A d V A N c E m E N t o f t H E Practice
inSiDe tHe ProFeSSion
The intern, Or: A Tale
of the Economy
rebecca Berg, Phd
A n Ideal Candidate
“We’re not going to be able to hire her,” Sandra Long said
mournfully. This was in December 2008, near the beginning
of the current economic downturn. “We’re not going to be able to hire
her although she’s talented, multilingual, and very enthusiastic about
The Economy Strikes Again
Does the economic crisis mean that Plano, like so many jurisdictions
these days, is under a hiring freeze?
Not explicitly, but in practice yes.
“The way it works here is the city will tell you that you have to trim X
environmental health.” percentage of your budget,” Collins said. “Over the years, we’ve trimmed
Long heads Inspection Services in the Plano, Texas, department of down so much in different programs that there’s nothing to trim any-
environmental health. Her department had just accepted an intern for more. It’s people now. Percentages equal people now, not programs.”
the spring, to train in the areas of food safety and consumer health. The internship lasted from January through the middle of April
The intern—who has asked to remain anonymous for this story, 2009. Xiang-Li graduated in May. And then what? Well, the department
so let’s call her Xiang-Li—is a native of China. She speaks Mandarin did hire her. But only temporarily. And only part time.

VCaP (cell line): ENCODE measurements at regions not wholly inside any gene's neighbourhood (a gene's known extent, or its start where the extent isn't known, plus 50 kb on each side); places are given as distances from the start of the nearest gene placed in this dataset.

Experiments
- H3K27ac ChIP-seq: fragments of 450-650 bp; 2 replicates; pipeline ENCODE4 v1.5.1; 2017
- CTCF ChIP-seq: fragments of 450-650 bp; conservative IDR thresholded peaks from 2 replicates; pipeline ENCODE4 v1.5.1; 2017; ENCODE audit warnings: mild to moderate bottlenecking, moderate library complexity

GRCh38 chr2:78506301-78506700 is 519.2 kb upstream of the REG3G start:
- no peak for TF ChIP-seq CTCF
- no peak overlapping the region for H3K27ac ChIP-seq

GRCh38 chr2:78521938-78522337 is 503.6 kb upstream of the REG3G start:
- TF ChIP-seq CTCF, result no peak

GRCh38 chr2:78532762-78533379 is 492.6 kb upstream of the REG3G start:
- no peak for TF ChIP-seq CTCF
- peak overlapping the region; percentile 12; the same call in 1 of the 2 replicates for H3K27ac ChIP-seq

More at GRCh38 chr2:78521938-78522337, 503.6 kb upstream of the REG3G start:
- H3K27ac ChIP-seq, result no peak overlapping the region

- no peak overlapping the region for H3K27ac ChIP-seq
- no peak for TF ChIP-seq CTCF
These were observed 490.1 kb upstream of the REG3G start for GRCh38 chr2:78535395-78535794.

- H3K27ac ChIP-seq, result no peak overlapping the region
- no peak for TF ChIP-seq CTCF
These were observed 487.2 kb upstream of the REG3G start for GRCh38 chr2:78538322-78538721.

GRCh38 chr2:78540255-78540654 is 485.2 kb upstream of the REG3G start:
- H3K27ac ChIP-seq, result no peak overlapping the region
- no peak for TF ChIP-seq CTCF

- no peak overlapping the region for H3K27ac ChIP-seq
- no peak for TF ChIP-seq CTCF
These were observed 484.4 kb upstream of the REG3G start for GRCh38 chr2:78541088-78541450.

Chinese in addition to English and what she modestly characterizes as “That position, in the previous year’s budget, had been full time.
“intermediate Spanish.” When she contacted the Plano health depart- But it was knocked back to part time in order to meet our budget
ment, she was finishing a bachelor’s degree in public health at Texas goals,” Collins said. So Xiang-Li had a part-time job in her chosen
Women’s University, and she needed to complete an internship for her field from July through September.
last semester of school. Then the new fiscal-year budget came into place. The position was
“There were so many [internship] options,” she said. “I looked at eliminated entirely.
other options, but … I have always been interested in the sanitation
field. So I just called the department and asked if they needed an in- The Personal Cost
tern in the spring of ’09.” Xiang-Li is devoted to environmental health, and that is costing her.
She did not know exactly what the work would consist of. All she “It’s really tough right now,” she said. “I’ve been applying for full-
knew was that if somebody got sick from eating at a restaurant, the health time jobs. And it’s just not happening.”
department sent people to investigate. That intrigued her. Her goal is to work in a public health field. But if she can’t, she’s
As an intern, she accompanied environmental health specialists on looking for pretty much anything.
inspections, providing translations when needed. She learned to work In the meantime, she’s working at a leather-goods store. That job, too,
with food establishments and food workers. She learned to do plan is part time, and she has it only because she started while she was still in
reviews for new restaurants, as well as some pool inspections. She school, when times were better. She combined it with the 12 to 18 credit
helped draft a survey. She created Mandarin Chinese versions of some hours she was doing per semester, and it’s a lucky thing she did.
written materials. And she loved the job. Is it enough to pay the rent? What about groceries?
“I was able to interact with citizens and get to know them. In Plano No, it’s